And I quote: George Eliot

Statue of George Eliot by John Letts

In the context of my confession about enjoying the prospect of easy, uncomplicated tasks, I bring you a quote today that reminds me of the limits of easy. George Eliot (pen name of Mary Ann Evans), expressed this view in her novel Middlemarch:

“Failure after long perseverance is much grander than never to have a striving good enough to be called a failure.”

We probably wouldn’t use the phrase, “to have a striving” these days, but we all know what she means. I’m just not sure that our culture supports her views. We are preoccupied with success; we hand out participation trophies. And we have real trouble making sense of failure.

In Carol Dweck’s book Mindset, I recall reading that young people who felt that their intelligence was an innate, fixed quality, and who were praised for being smart, were more likely to avoid challenging work. Presumably, they felt that they were better off avoiding the risk of failure, thus protecting their reputation. In turn, protecting their reputation for being smart interfered with their growth through further learning.

Eliot’s statement points out that failure is not the only consideration; there is no reason to be proud of playing it safe and being able to say, “at least I didn’t fail.”

We have good friends whose family motto is “We can do hard things.” I don’t think they necessarily go out of their way to make their lives difficult, but they recognize that “this is hard” is not reason enough in itself to abandon an activity.

I close with a little story about a hard thing. A couple of decades ago, I began a workout routine that ran this commercial at the start of the program:

 

I remember thinking to myself after I had done it, I guess I’m in better shape than I thought—I’m not completely exhausted. When I analyzed the situation, though, I realized that being new to the routine, it would take me a little while to figure out how to do each new sequence of moves, during which time I’d have a little rest. I was certainly not working as hard as the perfectly toned steppers in the video.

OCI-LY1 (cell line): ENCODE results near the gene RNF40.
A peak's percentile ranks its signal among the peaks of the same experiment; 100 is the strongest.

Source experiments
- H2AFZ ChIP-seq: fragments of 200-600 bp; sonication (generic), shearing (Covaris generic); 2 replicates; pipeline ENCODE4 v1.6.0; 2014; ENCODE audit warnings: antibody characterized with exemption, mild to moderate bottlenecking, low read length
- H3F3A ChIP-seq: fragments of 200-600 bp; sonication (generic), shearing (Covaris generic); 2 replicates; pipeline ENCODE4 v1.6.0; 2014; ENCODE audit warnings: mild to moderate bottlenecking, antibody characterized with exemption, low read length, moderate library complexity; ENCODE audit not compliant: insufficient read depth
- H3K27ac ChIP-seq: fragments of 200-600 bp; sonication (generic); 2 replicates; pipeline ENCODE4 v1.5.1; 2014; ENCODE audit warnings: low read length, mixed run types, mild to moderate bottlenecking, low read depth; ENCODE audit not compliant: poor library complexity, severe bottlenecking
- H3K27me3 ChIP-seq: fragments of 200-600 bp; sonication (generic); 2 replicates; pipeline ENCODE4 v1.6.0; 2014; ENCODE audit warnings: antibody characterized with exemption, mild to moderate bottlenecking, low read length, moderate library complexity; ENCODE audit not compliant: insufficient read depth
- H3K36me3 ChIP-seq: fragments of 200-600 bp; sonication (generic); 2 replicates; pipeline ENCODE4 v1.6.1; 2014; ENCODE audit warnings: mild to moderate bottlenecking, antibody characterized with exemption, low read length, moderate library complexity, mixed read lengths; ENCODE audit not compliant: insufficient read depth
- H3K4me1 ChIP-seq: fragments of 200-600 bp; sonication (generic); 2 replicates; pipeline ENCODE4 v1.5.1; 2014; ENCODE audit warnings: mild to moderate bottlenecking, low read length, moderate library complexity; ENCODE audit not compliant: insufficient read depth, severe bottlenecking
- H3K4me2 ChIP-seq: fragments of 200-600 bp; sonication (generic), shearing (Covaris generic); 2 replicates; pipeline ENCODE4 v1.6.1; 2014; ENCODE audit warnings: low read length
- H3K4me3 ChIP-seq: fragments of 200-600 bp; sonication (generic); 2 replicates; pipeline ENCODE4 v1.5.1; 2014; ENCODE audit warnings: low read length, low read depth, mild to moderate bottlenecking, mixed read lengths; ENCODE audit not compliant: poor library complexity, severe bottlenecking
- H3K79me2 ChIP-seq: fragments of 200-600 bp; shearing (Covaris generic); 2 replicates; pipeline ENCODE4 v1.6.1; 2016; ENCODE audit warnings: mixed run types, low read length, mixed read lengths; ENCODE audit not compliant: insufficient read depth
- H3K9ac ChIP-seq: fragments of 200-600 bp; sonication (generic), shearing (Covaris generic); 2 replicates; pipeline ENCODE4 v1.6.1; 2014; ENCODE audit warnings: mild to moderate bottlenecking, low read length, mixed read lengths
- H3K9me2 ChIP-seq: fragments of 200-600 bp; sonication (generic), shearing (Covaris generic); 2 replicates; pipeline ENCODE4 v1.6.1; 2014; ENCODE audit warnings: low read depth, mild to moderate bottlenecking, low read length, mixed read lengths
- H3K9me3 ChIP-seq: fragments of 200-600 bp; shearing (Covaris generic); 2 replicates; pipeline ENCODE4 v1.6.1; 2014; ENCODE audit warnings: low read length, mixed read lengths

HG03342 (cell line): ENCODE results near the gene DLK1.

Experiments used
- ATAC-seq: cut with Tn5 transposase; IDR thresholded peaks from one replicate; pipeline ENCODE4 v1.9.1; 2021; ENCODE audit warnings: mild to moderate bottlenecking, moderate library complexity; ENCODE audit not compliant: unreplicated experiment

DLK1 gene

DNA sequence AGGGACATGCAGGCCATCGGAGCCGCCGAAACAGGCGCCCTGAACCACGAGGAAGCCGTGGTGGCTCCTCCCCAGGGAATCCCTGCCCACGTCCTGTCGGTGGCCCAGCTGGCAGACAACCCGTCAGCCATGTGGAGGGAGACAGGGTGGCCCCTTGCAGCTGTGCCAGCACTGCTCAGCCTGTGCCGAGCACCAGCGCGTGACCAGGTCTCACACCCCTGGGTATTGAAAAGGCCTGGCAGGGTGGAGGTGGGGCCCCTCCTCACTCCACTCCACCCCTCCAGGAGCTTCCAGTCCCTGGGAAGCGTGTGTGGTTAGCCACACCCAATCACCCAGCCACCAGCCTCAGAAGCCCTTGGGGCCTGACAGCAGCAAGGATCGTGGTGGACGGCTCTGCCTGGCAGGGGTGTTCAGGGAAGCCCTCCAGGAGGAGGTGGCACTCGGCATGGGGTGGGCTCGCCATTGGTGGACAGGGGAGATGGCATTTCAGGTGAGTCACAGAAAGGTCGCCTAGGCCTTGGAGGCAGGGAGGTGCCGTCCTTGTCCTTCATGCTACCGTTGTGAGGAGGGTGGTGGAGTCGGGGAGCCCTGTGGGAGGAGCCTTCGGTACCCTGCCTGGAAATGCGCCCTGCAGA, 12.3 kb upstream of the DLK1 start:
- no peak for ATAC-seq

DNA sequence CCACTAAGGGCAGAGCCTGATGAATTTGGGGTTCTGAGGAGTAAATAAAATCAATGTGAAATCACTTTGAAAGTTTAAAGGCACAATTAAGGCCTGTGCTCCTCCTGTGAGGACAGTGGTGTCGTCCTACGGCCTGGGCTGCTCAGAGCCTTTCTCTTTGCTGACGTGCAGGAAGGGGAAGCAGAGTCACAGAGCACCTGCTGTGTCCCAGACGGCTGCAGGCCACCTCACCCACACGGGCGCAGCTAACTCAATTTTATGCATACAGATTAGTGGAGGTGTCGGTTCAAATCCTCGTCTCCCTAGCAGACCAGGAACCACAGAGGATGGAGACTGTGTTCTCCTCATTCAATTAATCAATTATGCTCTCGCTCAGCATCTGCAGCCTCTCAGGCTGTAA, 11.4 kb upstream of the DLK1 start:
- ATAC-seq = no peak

I was not going to go wait in the bus, like the sedentary spectator at the bottom of the pyramid, but I was also not in good enough shape to run up all those steps.

What kind of effect does the prospect of hard things have on you?

 

[Images: famousauthors.org]

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2 thoughts on “And I quote: George Eliot

  1. I think it is really important to understand and celebrate failure. Maybe there should even be a subject, failurology. It’s not enough (in my experience) to just tell students that “it’s okay to fail”. It seems like there are many different varieties of failure, which are useful for different purposes, and which perhaps should be understood and processed differently. (BTW Dweck’s work is popular right now in some mathematics education circles, and has been extended in that direction by another Stanford professor, Jo Boaler.)

    • I agree. My sister led a camp experience for teen girls a few years ago with the theme “Strive.” The steps they focused on were Try, Fail, Learn and grow, Try again. They spent one day on the failing step, and all day congratulated each other on failures, recognizing that it’s an important part of the process of learning and growing. And they stuck bandages on the knees of their pants to remind themselves of the pain that often accompanies failure.
      Myself, I talk a good line about the importance of failure, but I don’t know that I’m very good at it yet. I’m probably better than I used to be, though.

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